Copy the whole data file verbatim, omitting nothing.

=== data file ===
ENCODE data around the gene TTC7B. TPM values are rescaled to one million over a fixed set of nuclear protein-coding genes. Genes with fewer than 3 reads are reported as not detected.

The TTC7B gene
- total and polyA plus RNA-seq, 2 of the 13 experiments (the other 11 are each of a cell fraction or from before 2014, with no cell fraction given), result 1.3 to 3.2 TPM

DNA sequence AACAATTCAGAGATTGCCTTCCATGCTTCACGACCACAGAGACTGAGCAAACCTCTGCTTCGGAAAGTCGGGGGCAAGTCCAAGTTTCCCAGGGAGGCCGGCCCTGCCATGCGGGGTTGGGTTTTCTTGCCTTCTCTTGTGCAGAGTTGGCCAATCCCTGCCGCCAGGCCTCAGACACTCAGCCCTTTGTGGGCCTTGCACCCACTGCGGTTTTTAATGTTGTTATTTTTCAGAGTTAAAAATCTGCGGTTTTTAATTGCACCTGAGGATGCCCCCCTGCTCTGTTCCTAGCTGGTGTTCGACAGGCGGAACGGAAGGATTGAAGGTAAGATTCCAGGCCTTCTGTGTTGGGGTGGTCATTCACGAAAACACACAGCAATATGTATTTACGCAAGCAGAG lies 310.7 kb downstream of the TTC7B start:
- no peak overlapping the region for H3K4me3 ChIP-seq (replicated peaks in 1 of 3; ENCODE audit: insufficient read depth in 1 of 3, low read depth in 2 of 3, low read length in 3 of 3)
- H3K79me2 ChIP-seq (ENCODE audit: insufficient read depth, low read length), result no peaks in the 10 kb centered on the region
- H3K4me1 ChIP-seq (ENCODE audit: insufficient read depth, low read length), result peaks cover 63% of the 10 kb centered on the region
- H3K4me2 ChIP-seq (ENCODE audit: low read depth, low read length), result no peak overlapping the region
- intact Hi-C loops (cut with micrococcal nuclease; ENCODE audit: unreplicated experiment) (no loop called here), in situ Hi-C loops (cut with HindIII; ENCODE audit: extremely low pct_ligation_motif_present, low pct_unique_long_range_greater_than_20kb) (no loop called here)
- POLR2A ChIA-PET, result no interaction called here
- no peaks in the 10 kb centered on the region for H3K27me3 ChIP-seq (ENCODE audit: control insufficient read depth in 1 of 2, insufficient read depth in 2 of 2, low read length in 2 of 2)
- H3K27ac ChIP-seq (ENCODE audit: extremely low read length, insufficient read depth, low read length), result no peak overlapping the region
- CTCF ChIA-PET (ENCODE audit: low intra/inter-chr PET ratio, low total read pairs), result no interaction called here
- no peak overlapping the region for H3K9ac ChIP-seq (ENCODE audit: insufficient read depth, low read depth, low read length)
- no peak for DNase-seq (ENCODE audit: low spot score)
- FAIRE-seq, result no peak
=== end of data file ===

ENCODE data around the gene TTC7B. TPM values are rescaled to one million over a fixed set of nuclear protein-coding genes. Genes with fewer than 3 reads are reported as not detected.

The TTC7B gene
- total and polyA plus RNA-seq, 2 of the 13 experiments (the other 11 are each of a cell fraction or from before 2014, with no cell fraction given), result 1.3 to 3.2 TPM

DNA sequence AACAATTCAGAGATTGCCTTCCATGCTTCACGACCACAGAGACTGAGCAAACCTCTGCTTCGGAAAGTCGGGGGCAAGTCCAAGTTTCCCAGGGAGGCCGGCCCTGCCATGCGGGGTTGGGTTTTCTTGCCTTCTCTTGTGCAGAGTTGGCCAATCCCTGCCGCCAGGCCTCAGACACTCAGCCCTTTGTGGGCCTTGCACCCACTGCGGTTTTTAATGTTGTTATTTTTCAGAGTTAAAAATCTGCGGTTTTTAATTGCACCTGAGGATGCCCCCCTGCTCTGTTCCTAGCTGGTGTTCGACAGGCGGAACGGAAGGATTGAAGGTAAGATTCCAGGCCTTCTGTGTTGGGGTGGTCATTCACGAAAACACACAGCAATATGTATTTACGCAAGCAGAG lies 310.7 kb downstream of the TTC7B start:
- no peak overlapping the region for H3K4me3 ChIP-seq (replicated peaks in 1 of 3; ENCODE audit: insufficient read depth in 1 of 3, low read depth in 2 of 3, low read length in 3 of 3)
- H3K79me2 ChIP-seq (ENCODE audit: insufficient read depth, low read length), result no peaks in the 10 kb centered on the region
- H3K4me1 ChIP-seq (ENCODE audit: insufficient read depth, low read length), result peaks cover 63% of the 10 kb centered on the region
- H3K4me2 ChIP-seq (ENCODE audit: low read depth, low read length), result no peak overlapping the region
- intact Hi-C loops (cut with micrococcal nuclease; ENCODE audit: unreplicated experiment) (no loop called here), in situ Hi-C loops (cut with HindIII; ENCODE audit: extremely low pct_ligation_motif_present, low pct_unique_long_range_greater_than_20kb) (no loop called here)
- POLR2A ChIA-PET, result no interaction called here
- no peaks in the 10 kb centered on the region for H3K27me3 ChIP-seq (ENCODE audit: control insufficient read depth in 1 of 2, insufficient read depth in 2 of 2, low read length in 2 of 2)
- H3K27ac ChIP-seq (ENCODE audit: extremely low read length, insufficient read depth, low read length), result no peak overlapping the region
- CTCF ChIA-PET (ENCODE audit: low intra/inter-chr PET ratio, low total read pairs), result no interaction called here
- no peak overlapping the region for H3K9ac ChIP-seq (ENCODE audit: insufficient read depth, low read depth, low read length)
- no peak for DNase-seq (ENCODE audit: low spot score)
- FAIRE-seq, result no peak